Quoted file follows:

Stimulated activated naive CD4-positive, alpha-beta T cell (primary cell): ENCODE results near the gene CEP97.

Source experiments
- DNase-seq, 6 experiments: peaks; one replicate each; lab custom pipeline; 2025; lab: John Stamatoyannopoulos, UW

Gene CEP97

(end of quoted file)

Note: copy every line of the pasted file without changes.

Stimulated activated naive CD4-positive, alpha-beta T cell (primary cell): ENCODE results near the gene CEP97.

Source experiments
- DNase-seq, 6 experiments: peaks; one replicate each; lab custom pipeline; 2025; lab: John Stamatoyannopoulos, UW

Gene CEP97